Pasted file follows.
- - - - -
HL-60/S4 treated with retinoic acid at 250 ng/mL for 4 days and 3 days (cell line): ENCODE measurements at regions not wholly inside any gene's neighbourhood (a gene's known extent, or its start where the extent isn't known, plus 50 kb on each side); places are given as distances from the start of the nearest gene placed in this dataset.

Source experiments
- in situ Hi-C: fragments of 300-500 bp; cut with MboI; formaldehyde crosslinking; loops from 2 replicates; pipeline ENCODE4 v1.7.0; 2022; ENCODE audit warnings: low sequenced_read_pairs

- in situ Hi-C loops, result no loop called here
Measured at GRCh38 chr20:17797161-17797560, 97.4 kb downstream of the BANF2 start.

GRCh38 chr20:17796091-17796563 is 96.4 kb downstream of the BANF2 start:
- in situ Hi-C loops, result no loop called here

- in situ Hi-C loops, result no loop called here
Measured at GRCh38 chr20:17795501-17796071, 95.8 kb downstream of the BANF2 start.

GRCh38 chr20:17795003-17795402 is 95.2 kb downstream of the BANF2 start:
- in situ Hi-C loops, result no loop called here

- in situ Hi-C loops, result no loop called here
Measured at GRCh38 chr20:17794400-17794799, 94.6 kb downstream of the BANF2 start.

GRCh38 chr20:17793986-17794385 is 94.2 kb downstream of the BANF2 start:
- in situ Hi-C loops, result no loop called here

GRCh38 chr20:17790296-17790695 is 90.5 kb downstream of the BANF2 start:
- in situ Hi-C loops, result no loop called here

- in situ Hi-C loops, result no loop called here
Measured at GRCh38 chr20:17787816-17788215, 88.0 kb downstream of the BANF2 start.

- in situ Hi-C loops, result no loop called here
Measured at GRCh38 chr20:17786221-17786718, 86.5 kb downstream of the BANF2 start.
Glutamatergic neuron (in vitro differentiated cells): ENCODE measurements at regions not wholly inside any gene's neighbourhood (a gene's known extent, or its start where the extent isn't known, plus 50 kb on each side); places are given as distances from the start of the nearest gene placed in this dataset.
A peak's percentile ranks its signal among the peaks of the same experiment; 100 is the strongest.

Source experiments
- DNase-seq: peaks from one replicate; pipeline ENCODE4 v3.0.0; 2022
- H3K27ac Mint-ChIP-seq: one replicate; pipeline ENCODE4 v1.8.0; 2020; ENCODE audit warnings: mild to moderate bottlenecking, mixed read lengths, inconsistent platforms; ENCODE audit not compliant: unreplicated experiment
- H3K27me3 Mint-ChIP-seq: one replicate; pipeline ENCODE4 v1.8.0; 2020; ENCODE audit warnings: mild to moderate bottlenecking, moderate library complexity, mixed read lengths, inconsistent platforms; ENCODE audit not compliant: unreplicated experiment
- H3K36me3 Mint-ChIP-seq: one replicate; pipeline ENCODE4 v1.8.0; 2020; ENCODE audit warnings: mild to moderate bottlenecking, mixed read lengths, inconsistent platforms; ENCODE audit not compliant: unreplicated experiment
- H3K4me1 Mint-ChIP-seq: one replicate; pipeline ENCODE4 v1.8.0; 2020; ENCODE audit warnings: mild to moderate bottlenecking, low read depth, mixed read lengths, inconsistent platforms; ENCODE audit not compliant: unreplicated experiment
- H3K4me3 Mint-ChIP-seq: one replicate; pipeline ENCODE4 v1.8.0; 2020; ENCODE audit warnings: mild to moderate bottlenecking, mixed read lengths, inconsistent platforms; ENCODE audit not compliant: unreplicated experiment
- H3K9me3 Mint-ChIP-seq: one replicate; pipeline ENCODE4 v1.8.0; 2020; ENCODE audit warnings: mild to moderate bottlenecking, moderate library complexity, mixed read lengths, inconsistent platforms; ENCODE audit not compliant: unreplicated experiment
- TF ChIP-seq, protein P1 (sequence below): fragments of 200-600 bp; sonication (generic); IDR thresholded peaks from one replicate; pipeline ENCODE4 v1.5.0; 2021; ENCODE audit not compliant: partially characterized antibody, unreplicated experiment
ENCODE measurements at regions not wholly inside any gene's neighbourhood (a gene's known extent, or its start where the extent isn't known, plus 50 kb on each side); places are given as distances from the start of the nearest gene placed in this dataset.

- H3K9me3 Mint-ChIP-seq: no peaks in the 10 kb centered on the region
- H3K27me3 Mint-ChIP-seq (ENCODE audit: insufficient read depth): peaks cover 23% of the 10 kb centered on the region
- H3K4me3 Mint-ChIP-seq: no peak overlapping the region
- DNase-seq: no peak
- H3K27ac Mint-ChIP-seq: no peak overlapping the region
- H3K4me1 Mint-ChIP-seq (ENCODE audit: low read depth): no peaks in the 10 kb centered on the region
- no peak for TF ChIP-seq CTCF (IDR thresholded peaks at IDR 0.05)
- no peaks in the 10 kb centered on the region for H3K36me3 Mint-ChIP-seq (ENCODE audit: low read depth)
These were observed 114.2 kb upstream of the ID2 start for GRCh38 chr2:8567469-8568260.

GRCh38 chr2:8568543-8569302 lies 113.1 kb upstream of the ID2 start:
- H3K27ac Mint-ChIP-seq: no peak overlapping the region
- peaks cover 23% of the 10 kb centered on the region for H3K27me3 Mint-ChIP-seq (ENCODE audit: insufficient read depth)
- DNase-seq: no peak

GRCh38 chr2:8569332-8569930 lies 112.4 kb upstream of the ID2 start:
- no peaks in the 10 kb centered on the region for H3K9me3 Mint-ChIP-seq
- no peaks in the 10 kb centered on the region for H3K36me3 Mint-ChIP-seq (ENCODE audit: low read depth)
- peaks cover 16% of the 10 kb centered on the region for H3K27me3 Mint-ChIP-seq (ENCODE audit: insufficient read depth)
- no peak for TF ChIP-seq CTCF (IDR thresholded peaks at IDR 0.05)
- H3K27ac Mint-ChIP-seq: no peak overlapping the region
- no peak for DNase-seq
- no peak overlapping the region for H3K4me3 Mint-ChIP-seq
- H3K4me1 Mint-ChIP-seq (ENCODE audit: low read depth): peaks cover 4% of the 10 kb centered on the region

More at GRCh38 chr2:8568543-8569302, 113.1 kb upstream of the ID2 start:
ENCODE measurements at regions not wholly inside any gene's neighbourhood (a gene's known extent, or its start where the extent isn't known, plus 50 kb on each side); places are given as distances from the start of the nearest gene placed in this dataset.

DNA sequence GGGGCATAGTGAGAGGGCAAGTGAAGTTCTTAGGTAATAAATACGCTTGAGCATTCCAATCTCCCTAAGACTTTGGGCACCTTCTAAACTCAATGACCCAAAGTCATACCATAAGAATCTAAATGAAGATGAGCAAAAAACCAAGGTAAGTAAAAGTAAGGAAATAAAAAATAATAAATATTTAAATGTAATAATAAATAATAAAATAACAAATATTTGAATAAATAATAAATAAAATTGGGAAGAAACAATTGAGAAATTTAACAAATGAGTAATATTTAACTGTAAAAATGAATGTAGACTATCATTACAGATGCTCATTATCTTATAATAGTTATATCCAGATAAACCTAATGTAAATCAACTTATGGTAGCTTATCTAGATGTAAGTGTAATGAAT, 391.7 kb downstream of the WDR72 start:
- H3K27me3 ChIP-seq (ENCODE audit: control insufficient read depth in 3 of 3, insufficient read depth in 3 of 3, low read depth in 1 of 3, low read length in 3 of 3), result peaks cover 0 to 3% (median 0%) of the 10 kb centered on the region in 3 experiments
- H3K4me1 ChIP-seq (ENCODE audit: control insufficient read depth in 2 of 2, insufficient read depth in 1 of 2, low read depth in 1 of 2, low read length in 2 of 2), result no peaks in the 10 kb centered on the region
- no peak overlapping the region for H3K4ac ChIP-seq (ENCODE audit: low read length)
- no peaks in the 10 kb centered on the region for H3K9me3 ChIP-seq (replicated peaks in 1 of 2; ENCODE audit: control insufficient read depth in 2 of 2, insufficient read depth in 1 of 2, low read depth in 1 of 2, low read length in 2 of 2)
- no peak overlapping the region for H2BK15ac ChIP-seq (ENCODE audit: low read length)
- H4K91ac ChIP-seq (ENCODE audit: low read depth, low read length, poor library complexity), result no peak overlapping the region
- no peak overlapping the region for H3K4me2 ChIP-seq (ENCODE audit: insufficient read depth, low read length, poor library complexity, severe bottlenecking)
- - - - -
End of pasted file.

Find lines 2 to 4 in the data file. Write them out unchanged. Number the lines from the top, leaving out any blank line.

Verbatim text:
Source experiments
- in situ Hi-C: fragments of 300-500 bp; cut with MboI; formaldehyde crosslinking; loops from 2 replicates; pipeline ENCODE4 v1.7.0; 2022; ENCODE audit warnings: low sequenced_read_pairs

- in situ Hi-C loops, result no loop called here